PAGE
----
How to Hike Ultralight: The Chronicles of Squirt

Thor and Squirt on Max Patch

Thor and Squirt on Max Patch

I just finished my third week of hiking. I left the Smokies a few days ago with a very hungry and hollow looking belly. It seems that there just isn’t enough food around to satiate this hiker. Although, I will admit, I love the foods I am eating on the trail. My friends looked on in envy as I pulled out my grass-fed beef jerky sticks, liver bars and turkey sticks. I may also be the only person on the trail with this much meat, but I’m really glad that I don’t have to resort to Ramen noodles… yet. One thing I have noticed from being the carnivore on the trail is that I can hike fast, steady and without sore muscles. I seriously suggest all future thru-hikers take a look at the list of foods I brought with me on the trail… you can find that here. I’m pretty sure people are Squirt Blazing (a term that means they are following me, rather than the white blazes that mark the trail), just to get my scraps.

While carrying my pack full of delicious, healthy, nourishing treats, I have pondered all the ways I could possibly make my pack lighter. Let’s be clear, every ounce counts on a 2,000 mile plus journey. That glass bottle of kombucha may look great in town, but while carrying it up 5,000 feet of elevation of 16 miles, you soon regret your impromptu ounce splurges. So, without further ado, I present to you Squirt’s suggestions for hiking ultralight.

How to Hike Ultralight – Squirt’s Suggestions (Please do not try this at home, these suggestions are only recommended for those trying to achieve the master level of ultralight status)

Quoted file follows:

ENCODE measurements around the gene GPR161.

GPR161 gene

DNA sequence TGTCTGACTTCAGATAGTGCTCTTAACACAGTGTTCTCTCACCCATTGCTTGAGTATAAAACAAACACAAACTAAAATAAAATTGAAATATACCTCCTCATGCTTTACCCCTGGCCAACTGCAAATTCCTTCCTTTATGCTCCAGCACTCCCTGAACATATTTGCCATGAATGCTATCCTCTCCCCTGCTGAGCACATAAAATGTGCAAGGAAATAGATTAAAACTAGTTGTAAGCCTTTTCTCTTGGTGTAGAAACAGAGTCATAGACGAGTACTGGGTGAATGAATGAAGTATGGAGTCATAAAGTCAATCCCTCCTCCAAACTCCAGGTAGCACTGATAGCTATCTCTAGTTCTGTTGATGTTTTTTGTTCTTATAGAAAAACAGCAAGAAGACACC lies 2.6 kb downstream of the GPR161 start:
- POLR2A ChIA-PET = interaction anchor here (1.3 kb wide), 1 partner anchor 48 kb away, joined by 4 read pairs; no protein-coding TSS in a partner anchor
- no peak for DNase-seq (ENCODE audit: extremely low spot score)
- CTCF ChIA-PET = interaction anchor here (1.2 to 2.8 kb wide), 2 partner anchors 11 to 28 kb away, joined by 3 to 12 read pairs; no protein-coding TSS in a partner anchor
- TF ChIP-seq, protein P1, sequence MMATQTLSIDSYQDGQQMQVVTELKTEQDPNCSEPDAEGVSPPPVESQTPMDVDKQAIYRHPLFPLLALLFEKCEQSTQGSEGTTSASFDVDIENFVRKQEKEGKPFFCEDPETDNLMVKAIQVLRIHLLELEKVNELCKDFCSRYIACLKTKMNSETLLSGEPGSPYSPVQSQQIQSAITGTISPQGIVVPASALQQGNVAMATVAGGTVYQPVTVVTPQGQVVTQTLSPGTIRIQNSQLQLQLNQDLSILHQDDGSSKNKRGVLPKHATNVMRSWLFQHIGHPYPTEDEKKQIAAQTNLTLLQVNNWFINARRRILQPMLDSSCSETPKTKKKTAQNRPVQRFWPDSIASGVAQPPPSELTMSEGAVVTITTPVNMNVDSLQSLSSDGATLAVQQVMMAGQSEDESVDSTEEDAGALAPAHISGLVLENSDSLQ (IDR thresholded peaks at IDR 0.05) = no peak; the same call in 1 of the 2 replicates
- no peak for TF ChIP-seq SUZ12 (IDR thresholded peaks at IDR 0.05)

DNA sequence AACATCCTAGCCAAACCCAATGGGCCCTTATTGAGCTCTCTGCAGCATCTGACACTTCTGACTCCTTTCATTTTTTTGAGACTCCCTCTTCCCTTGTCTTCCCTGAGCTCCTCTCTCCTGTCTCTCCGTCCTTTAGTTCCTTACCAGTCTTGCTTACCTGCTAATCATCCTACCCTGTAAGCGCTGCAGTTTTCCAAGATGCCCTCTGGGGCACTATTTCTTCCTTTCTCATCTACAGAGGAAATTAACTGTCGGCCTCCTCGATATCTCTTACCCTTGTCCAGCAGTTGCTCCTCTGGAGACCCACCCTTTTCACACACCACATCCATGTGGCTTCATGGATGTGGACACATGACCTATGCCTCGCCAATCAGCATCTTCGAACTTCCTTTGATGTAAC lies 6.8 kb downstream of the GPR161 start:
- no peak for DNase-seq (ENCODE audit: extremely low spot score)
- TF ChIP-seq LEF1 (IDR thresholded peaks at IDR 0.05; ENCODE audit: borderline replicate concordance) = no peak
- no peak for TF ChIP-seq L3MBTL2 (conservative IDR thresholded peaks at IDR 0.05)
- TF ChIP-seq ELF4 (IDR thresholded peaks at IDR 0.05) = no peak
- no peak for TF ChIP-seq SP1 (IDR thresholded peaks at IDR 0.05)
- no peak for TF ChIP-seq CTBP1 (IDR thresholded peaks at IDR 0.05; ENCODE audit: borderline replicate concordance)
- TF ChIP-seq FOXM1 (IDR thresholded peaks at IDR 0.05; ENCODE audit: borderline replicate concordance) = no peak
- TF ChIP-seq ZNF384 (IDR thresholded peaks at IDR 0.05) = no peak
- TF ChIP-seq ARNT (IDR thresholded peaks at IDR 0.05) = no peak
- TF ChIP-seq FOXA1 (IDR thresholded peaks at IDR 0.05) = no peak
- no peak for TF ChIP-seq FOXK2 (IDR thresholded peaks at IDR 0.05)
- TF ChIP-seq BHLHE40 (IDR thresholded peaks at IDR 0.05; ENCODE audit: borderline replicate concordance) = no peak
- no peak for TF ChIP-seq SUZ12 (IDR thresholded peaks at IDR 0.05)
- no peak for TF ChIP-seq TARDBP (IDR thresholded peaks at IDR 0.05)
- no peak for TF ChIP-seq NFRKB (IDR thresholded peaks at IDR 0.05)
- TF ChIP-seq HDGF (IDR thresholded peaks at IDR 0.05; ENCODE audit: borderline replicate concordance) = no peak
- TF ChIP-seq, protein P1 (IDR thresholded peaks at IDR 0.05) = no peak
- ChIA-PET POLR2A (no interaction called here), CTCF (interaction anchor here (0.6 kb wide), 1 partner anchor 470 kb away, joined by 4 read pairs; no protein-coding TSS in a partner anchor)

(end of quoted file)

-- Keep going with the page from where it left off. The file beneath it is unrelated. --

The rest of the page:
1. Buy shoes that are too small (less ounces!), then cut holes out of the front for your toes. Who needs toe socks? Give those bad boys room to breathe. If you’re really serious, forgo shoes entirely, who cares about stepping on poop?
  2. Cut the sleeves off of everything. Not only will you look cool, but then when people ask you about it you can have a chance to assert your ultralight superior status.
  3. Get rid of your tent and spend the rest of your trip either freezing cold under your tarp, or trying to be your new friend’s cuddle buddy. If all else fails, call for the magical animals from the forest to keep you warm at night.
  4. Don’t bring water. It rains. All the time. Just open your mouth and take in nature’s glory. If it’s not raining, just drink your tears.
  5. Shave every hair off your body. Even your eyebrows… and eyelashes. Aerodynamics are key.
  6. Take a laxative before you go to bed. Not only will you wake up early with urgency, but you’ll be dropping at least a few pounds each morning. Remember, each ounce counts.
  7. While shedding pounds with laxatives, why bother with food? Just ask your new animal friends to bring you to their nut stash. Because you are hiking ultralight, you are now a  trail God and all of nature will bend to your will.
  8. Cut off a pinky fingers, and if you are really serious, maybe a couple toes. Have some excess cartilage on your nose? Get rid of it. Who really needs 24 ribs? Think ultralight.


So those are my suggestions, I should mention that I cannot be held responsible for any hiking fails that occur while attempting these tips.

For those who are interested in following the Chronicles of Squirt, here is an update of my second and third week on the trail: